Instrumental Delivery

Instrumental delivery refers to a vagina delivery assisted by either a ventouse suction cup or forceps. Tools are used to help deliver the baby’s head. About 10% of births in the UK are assisted by an instrumental delivery.

The procedure can usually be carried out on the labour ward. However, if there are concerns about whether it will be successful, the woman may be moved to theatre so that rapid delivery by caesarean section can be performed if necessary.

A single dose of co-amoxiclav is recommended after instrumental delivery to reduce the risk of maternal infection.

 

Indications

The decision to perform an instrumental delivery is based on the clinical judgement of the midwife or obstetrician. Some key indications are:

  • Failure to progress
  • Fetal distress
  • Maternal exhaustion
  • Control of the head in various fetal positions

 

TOM TIP: It is worth remembering there is an increased risk of requiring an instrumental delivery when an epidural is in place for analgesia.

 

Risks

Having an instrumental delivery increases the risk to the mother of:

  • Postpartum haemorrhage
  • Episiotomy
  • Perineal tears
  • Injury to the anal sphincter
  • Incontinence of the bladder or bowel
  • Nerve injury (obturator or femoral nerve)

 

The key risks to remember to the baby are:

  • Cephalohaematoma with ventouse
  • Facial nerve palsy with forceps

 

Rarely there can be serious risks to the baby:

  • Subgaleal haemorrhage (most dangerous)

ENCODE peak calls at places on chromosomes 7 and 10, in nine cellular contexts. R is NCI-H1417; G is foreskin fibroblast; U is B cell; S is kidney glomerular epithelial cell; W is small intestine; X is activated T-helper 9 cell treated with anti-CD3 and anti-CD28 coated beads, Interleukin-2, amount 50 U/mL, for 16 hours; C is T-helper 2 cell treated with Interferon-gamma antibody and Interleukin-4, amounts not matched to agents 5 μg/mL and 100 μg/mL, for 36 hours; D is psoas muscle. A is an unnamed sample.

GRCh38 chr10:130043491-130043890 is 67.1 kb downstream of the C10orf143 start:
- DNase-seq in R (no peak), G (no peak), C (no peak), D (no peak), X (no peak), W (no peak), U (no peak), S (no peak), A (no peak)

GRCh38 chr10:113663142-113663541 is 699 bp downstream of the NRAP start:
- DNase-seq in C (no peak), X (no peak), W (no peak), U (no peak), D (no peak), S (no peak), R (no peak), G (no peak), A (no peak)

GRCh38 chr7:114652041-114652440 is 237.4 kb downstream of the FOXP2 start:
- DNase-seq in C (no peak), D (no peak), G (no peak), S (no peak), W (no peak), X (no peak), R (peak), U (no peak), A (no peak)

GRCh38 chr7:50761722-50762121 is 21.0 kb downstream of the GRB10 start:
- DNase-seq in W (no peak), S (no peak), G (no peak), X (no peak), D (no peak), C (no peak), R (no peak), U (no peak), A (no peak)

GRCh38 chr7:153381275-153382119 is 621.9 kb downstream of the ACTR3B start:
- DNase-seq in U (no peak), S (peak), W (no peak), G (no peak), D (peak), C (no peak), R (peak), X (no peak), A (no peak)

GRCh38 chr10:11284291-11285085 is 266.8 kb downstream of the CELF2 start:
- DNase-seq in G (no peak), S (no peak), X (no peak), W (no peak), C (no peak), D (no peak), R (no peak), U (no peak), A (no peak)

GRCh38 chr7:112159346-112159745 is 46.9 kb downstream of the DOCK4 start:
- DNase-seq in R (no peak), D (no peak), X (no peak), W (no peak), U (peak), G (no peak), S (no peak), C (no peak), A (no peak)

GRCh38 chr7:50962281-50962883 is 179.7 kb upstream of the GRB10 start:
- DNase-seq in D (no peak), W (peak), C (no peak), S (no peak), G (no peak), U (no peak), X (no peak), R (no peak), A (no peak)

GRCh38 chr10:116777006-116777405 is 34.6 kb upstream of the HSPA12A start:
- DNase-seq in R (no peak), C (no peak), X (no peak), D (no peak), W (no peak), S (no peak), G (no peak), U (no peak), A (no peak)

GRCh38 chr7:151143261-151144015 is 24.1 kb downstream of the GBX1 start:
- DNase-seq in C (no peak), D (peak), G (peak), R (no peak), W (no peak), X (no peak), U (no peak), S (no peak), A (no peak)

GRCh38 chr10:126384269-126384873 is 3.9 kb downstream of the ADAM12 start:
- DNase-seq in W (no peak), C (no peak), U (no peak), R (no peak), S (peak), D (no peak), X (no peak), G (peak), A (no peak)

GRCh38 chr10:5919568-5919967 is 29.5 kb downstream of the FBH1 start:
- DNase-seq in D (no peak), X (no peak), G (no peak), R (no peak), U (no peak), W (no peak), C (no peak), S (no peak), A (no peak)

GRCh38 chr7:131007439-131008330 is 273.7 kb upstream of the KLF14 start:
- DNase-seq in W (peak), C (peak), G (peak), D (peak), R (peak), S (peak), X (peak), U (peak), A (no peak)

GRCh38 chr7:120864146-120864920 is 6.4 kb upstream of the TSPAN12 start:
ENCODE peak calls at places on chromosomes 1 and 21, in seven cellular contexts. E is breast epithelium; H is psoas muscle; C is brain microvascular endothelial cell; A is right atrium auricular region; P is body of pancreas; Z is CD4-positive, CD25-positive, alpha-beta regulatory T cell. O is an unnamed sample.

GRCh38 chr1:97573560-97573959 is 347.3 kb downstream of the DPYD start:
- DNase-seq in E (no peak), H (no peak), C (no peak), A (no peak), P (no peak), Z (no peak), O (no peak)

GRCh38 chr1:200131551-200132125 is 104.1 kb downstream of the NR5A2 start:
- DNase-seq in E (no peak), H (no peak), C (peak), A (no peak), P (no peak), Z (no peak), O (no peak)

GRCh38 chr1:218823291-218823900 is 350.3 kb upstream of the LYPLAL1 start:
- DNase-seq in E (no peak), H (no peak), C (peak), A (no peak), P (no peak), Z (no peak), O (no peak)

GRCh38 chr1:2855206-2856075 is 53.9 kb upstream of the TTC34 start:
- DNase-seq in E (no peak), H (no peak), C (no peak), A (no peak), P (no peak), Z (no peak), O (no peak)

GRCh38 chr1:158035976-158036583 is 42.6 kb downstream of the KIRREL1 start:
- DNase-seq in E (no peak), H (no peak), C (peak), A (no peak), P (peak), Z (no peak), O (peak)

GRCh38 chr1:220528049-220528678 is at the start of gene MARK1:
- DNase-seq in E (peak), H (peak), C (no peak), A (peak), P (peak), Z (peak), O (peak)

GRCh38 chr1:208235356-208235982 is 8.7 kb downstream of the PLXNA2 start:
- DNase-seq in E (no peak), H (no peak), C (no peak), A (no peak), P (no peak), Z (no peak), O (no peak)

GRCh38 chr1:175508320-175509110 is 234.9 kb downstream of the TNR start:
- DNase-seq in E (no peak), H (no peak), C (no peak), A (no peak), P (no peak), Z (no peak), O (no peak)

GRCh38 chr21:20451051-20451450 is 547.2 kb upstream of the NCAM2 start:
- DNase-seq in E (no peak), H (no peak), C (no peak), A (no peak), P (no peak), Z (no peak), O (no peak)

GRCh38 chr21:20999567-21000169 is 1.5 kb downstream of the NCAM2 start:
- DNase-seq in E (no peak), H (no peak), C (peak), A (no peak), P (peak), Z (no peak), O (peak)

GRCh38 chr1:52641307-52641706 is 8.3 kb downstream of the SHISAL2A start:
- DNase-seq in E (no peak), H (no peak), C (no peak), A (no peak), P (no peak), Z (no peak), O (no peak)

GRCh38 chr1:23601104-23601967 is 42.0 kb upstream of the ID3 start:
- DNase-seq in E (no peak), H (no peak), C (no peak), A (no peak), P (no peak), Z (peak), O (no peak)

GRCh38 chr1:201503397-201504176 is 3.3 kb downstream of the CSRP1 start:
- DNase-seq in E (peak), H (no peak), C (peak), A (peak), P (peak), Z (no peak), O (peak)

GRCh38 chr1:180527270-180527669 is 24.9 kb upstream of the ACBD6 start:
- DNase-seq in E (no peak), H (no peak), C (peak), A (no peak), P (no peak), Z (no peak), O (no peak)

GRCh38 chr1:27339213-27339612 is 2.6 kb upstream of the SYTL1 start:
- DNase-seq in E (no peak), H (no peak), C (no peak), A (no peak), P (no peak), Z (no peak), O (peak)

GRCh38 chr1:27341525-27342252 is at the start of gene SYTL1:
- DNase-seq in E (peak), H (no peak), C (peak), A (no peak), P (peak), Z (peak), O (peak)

• Intracranial haemorrhage
  • Skull fracture
  • Spinal cord injury

 

Ventouse

A ventouse is essentially a suction cup on a cord. The suction cup goes on the baby’s head, and the doctor or midwife applies careful traction to the cord to help pull the baby out of the vagina.

The main complication for the baby is cephalohaematoma. This involves a collection of blood between the skull and the periosteum.

 

Forceps

Forceps look like large metal salad tongs. They come as two pieces of curved metal that attach together, go either side of the baby’s head and grip the head in a way that allows the doctor or midwife to apply careful traction and pull the head from the vagina.

The main complication for the baby is facial nerve palsy, with facial paralysis on one side.

Forceps delivery can leave bruises on the baby’s face. Rarely the baby can develop fat necrosis, leading to hardened lumps of fat on their cheeks. Fat necrosis resolves spontaneously over time.

 

Nerve Injuries

Rarely an instrumental delivery may result in nerve injury for the mother. This usually resolves over 6 – 8 weeks. The affected nerves may be:

  • Femoral nerve
  • Obturator nerve

 

The femoral nerve may be compressed against the inguinal canal during a forceps delivery. Injury to this nerve causes weakness of knee extension, loss of the patella reflex and numbness of the anterior thigh and medial lower leg.

The obturator nerve may be compressed by forceps during instrumental delivery or by the fetal head during normal delivery. Injury causes weakness of hip adduction and rotation, and numbness of the medial thigh.

 

Three other nerve injuries can occur during birth that are usually unrelated to instrumental delivery:

  • Lateral cutaneous nerve of the thigh
  • Lumbosacral plexus
  • Common peroneal nerve

 

The lateral cutaneous nerve of the thigh runs under the inguinal ligament. Prolonged flexion at the hip while in the lithotomy position can result in injury, causing numbness of the anterolateral thigh.

The lumbosacral plexus may be compressed by the fetal head during the second stage of labour. Injury to this network of nerves nerve can cause foot drop and numbness of the anterolateral thigh, lower leg and foot.

The common peroneal nerve may be compressed on the head of the fibula whilst in the lithotomy position. Injury to this nerve causes foot drop and numbness in the lateral lower leg.

 

Last updated September 2020
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